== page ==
The human brain recurrently prioritizes task-relevant over task-irrelevant visual information. A central, question is whether multiple objects can be prioritized simultaneously. To answer this, we let observers search for two colored targets among distractors. Crucially, we independently varied the number of target colors that observers anticipated, and the number of target colors actually used to distinguish the targets in the display. This enabled us to dissociate the preparation of selection mechanisms from the actual engagement of such mechanisms. Multivariate classification of electroencephalographic activity allowed us to track selection of each target separately across time. The results revealed only small neural and behavioral costs associated with preparing for selecting two objects, but substantial costs when engaging in selection. Further analyses suggest this cost is the consequence of neural competition resulting in limited parallel processing, rather than a serial bottleneck. The findings bridge diverging theoretical perspectives on capacity limitations of feature-based attention.
All data and material will be made freely accessible at https://osf.io/3bn64.
Data from: Humans can efficiently look for but not select multiple visual objectsOpen Science Framework, 3bn64.
- Christian N L Olivers
- Christian N L Olivers
The funders had no role in study design, data collection and interpretation, or the decision to submit the work for publication.
Human subjects: All participants gave written informed consent in line with the Declaration of Helsinki. The study was approved by the Scientific and Ethics Review Board of the Faculty of Behavioural and Movement Sciences at the Vrije Universiteit Amsterdam (Reference number: VCWE-2016-215).
- Huan Luo, Peking University, China
© 2019, Ort et al.
This article is distributed under the terms of the Creative Commons Attribution License permitting unrestricted use and redistribution provided that the original author and source are credited.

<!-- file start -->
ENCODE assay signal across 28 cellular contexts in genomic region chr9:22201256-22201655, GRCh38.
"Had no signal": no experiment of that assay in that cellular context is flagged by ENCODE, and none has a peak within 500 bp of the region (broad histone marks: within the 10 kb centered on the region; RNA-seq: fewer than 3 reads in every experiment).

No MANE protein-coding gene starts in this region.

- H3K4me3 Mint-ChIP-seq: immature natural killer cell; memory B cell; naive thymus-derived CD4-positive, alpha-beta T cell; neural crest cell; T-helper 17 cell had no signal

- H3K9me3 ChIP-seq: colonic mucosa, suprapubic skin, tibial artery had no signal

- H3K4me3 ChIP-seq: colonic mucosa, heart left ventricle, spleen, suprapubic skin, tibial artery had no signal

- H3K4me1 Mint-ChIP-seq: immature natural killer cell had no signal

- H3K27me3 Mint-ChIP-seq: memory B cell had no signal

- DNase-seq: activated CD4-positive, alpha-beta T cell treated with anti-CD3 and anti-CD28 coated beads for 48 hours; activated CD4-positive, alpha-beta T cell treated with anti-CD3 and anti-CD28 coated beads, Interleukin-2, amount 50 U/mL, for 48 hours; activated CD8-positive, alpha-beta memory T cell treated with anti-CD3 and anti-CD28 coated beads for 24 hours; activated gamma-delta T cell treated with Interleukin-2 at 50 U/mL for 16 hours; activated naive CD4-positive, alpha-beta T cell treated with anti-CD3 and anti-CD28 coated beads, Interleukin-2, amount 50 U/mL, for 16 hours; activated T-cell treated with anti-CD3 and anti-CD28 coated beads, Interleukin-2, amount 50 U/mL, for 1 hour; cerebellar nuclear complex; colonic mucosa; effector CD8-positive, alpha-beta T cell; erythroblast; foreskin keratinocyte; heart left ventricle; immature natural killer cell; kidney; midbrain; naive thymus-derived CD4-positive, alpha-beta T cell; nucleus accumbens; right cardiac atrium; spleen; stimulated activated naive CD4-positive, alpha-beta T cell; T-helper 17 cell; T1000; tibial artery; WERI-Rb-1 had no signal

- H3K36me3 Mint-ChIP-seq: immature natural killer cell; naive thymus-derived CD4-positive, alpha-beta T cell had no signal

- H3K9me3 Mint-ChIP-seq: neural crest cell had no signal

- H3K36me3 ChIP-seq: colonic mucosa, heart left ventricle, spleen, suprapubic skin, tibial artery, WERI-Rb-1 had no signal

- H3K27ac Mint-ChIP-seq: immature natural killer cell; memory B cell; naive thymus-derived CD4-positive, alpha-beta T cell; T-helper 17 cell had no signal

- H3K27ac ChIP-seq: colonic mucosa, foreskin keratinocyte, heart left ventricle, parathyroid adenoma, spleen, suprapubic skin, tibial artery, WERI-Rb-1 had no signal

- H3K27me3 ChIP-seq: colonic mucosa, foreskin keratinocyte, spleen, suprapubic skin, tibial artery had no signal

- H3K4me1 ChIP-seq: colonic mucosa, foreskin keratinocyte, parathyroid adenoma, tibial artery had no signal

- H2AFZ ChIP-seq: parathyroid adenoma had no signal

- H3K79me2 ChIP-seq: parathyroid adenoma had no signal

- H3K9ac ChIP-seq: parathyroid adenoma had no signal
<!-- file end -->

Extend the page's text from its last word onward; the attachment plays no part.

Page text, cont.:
Cochlear implants are neuroprosthetic devices that can restore hearing in people with severe to profound hearing loss by electrically stimulating the auditory nerve. Because of physical limitations on the precision of this stimulation, the acoustic information delivered by a cochlear implant does not convey the same level of acoustic detail as that conveyed by normal hearing. As a result, speech understanding in listeners with cochlear implants is typically poorer and more effortful than in listeners with normal hearing. The brain networks supporting speech understanding in listeners with cochlear implants are not well understood, partly due to difficulties obtaining functional neuroimaging data in this population. In the current study, we assessed the brain regions supporting spoken word understanding in adult listeners with right unilateral cochlear implants (n=20) and matched controls (n=18) using high-density diffuse optical tomography (HD-DOT), a quiet and non-invasive imaging modality with spatial resolution comparable to that of functional MRI. We found that while listening to spoken words in quiet, listeners with cochlear implants showed greater activity in the left prefrontal cortex than listeners with normal hearing, specifically in a region engaged in a separate spatial working memory task. These results suggest that listeners with cochlear implants require greater cognitive processing during speech understanding than listeners with normal hearing, supported by compensatory recruitment of the left prefrontal cortex.
Sleep strongly affects synaptic strength, making it critical for cognition, especially learning and memory formation. Whether and how sleep deprivation modulates human brain physiology and cognition is not well understood. Here we examined how overnight sleep deprivation vs overnight sufficient sleep affects (a) cortical excitability, measured by transcranial magnetic stimulation, (b) inducibility of long-term potentiation (LTP)- and long-term depression (LTD)-like plasticity via transcranial direct current stimulation (tDCS), and (c) learning, memory, and attention. The results suggest that sleep deprivation upscales cortical excitability due to enhanced glutamate-related cortical facilitation and decreases and/or reverses GABAergic cortical inhibition. Furthermore, tDCS-induced LTP-like plasticity (anodal) abolishes while the inhibitory LTD-like plasticity (cathodal) converts to excitatory LTP-like plasticity under sleep deprivation. This is associated with increased EEG theta oscillations due to sleep pressure. Finally, we show that learning and memory formation, behavioral counterparts of plasticity, and working memory and attention, which rely on cortical excitability, are impaired during sleep deprivation. Our data indicate that upscaled brain excitability and altered plasticity, due to sleep deprivation, are associated with impaired cognitive performance. Besides showing how brain physiology and cognition undergo changes (from neurophysiology to higher-order cognition) under sleep pressure, the findings have implications for variability and optimal application of noninvasive brain stimulation.